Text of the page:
A Brief History
On January 27, 1973, the United States, North Viet Nam and South Viet Nam signed a treaty in Paris, France, effectively ending direct American involvement in the Viet Nam War.
Digging deeper, we find Viet Nam to be a country divided into a communist North and a (supposedly) democratic South.
The North was allied with and supported by the U.S.S.R. and China, while the South was supported by and allied with the U.S. and some other western countries.
The split had taken place after the country’s liberation from Japanese control at the end of World War II and the inability of France to hold onto Viet Nam as a colony. The French defeat at Dien Bien Phu in May of 1954 contributed to the split and slowly led to increased American involvement in trying to keep South Viet Nam out of the communist bloc, especially after the Gulf of Tonkin incident in 1964.
By 1965, U.S. ground forces were engaged in combat with troops from the North and with insurgents from the South. American airpower was also a major player in the escalating war, while China and the U.S.S.R. supplied weapons, other supplies and technical assistance to the North. Although suspected, it was confirmed after the war that Soviet pilots had flown against American planes and that Soviet technicians had manned anti-aircraft missile batteries. Chinese “volunteers” are also believed to have been involved some of the fighting as well.
After increased demand for an end to American military involvement, President R.M. Nixon told the American people in late 1972 that he had achieved “peace with honor” through negotiations with the North. This announcement helped him win another term in office by a landslide, and shortly after his 1973 inauguration, the Treaty of Paris was signed, which signaled an end to the war for the U.S.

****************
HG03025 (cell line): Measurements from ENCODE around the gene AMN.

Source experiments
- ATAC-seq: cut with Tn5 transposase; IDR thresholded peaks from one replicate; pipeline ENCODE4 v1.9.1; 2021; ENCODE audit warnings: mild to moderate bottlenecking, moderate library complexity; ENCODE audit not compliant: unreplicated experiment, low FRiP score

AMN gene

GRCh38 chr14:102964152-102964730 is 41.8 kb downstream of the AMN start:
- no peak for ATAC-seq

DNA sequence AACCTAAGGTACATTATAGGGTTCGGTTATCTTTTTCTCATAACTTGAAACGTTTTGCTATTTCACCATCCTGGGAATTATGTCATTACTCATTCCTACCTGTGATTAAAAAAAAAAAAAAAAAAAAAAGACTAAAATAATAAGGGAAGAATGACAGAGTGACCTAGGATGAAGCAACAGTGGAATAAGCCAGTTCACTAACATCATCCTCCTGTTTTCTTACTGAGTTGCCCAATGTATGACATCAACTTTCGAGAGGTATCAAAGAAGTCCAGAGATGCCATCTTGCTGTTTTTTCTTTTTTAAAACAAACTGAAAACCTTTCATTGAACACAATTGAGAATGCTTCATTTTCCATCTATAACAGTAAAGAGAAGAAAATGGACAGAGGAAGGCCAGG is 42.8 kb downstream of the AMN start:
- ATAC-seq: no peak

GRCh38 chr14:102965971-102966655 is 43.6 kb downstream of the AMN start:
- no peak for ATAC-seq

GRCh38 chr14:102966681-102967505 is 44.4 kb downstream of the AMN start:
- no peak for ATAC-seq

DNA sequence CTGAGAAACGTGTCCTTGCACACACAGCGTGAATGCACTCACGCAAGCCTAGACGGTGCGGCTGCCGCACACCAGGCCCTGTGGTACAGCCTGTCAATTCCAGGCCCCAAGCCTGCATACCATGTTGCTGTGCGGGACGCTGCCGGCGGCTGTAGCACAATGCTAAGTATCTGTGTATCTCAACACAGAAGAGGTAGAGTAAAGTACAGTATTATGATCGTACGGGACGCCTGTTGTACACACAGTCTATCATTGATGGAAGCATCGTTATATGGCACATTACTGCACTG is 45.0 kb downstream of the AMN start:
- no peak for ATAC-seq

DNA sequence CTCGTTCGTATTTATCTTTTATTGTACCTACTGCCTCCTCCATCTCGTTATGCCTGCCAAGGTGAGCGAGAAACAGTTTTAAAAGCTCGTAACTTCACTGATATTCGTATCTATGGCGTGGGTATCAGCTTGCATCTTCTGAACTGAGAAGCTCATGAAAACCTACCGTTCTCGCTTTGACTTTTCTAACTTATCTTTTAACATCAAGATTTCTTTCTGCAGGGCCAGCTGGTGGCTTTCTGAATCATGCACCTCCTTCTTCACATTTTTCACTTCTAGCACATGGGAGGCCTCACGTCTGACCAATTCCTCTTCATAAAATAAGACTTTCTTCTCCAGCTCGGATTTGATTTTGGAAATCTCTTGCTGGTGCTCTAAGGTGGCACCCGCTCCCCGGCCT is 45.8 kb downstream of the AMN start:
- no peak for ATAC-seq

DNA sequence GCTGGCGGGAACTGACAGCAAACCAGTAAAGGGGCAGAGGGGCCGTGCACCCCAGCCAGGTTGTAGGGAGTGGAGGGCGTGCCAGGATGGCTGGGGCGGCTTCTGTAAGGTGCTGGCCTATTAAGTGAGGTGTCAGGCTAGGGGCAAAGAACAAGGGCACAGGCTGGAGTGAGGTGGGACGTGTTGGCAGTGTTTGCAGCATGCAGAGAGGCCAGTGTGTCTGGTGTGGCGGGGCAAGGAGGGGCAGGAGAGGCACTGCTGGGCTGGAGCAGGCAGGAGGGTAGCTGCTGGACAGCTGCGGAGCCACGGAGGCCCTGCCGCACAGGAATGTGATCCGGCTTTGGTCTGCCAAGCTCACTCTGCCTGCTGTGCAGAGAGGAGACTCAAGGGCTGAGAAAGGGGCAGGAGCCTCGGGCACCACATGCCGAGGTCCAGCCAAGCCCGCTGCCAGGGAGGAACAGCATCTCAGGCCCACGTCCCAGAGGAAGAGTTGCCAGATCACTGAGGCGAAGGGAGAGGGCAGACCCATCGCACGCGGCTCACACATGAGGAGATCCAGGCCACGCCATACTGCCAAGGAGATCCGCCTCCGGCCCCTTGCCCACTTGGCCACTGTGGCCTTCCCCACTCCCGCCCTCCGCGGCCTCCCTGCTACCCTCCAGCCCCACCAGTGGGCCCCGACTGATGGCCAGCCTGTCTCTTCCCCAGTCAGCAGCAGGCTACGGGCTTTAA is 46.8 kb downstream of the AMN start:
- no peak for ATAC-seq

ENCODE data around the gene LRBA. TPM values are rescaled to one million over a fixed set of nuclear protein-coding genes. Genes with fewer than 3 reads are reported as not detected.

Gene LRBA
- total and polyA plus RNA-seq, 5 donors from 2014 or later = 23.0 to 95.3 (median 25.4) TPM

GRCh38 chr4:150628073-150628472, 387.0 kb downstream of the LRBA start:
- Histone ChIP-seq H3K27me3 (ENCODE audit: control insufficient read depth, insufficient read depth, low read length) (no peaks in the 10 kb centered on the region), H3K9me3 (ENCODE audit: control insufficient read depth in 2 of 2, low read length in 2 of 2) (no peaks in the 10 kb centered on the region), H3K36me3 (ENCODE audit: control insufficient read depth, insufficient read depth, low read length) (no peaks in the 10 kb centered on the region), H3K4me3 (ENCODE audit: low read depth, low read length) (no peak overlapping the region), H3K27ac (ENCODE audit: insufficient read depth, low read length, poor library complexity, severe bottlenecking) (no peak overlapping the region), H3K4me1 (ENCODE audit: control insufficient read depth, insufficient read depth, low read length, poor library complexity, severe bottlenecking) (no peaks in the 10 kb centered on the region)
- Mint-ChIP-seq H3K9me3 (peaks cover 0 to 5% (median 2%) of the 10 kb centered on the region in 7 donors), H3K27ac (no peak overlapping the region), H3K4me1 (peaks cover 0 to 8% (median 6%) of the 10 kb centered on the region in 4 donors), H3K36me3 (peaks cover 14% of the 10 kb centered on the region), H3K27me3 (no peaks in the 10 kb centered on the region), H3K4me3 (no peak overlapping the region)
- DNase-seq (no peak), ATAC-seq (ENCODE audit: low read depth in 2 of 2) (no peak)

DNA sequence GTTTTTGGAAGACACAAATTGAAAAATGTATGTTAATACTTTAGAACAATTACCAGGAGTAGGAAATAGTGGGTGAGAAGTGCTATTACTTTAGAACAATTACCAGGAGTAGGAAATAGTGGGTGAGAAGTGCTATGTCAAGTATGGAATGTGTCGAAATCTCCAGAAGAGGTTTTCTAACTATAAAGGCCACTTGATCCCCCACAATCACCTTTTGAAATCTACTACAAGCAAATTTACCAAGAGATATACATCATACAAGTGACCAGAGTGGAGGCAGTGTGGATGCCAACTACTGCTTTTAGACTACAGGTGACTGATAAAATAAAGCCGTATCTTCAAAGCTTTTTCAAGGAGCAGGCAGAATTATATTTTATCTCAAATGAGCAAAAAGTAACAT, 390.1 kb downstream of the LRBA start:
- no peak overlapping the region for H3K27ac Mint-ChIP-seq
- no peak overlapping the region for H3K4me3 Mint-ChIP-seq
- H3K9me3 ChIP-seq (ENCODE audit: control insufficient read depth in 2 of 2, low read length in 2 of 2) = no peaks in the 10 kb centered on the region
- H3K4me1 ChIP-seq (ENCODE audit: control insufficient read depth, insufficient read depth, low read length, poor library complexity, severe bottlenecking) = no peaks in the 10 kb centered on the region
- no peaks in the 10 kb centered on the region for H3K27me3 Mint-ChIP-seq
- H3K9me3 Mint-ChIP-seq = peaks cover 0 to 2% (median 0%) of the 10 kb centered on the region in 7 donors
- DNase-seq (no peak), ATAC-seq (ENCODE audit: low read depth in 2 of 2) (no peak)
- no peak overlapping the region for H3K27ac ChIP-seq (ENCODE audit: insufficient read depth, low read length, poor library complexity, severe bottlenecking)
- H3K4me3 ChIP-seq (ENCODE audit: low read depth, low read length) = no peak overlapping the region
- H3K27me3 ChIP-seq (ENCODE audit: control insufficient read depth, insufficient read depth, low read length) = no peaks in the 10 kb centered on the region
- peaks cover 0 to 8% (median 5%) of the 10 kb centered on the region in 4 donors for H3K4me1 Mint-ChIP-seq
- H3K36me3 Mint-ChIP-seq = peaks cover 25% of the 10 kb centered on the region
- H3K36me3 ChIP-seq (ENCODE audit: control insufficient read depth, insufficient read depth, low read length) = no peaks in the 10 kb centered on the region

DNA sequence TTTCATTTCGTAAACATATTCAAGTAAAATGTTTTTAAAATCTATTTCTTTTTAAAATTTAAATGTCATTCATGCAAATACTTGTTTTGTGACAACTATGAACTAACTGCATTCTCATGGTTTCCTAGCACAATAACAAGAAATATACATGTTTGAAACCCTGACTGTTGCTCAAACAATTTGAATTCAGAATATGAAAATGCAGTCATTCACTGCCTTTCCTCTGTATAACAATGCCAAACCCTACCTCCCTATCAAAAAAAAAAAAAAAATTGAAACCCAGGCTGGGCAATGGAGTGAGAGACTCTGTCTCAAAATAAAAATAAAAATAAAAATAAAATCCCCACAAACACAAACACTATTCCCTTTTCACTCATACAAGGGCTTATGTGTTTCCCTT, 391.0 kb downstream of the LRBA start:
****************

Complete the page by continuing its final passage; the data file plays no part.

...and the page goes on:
The North, however, saw this treaty as a surrender by the U.S., and they kept up their efforts to forcibly reunite the country under communist rule. The United States was then in the midst of the Watergate scandal, and the government was in no position to restart American involvement in the war. In 1975, when communist forces overran Saigon (now Ho Chi Minh City), the capital of the South, the Viet Nam War was officially over.
About 68,000 Americans lost their lives for what amounted to nothing, and many more were crippled physically or psychologically from their experiences in Viet Nam. Billions of dollars were wasted that could perhaps have been used for education, technology development or any other more fruitful purpose. The American psyche was scarred by passionate divisions of thought as to whether or not the war should have been fought at all. Meanwhile, perhaps 2 or 3 million Vietnamese had lost their lives! How many more died from reprisals after the communist takeover is hard to determine.
On the same date that the peace accords were signed, Colonel William Nolde became the last American military combat fatality of the war. Ironically, Nolde, a U.S. Army artillery officer, was killed by an artillery shell fired by North Vietnamese forces. He is remembered by a scholarship and a lecture series in his name. (Note: Other Americans died in Viet Nam after Col. Nolde, but they are not considered combat deaths. They are, however, just as dead…)
For more information on this lengthy conflict, please see…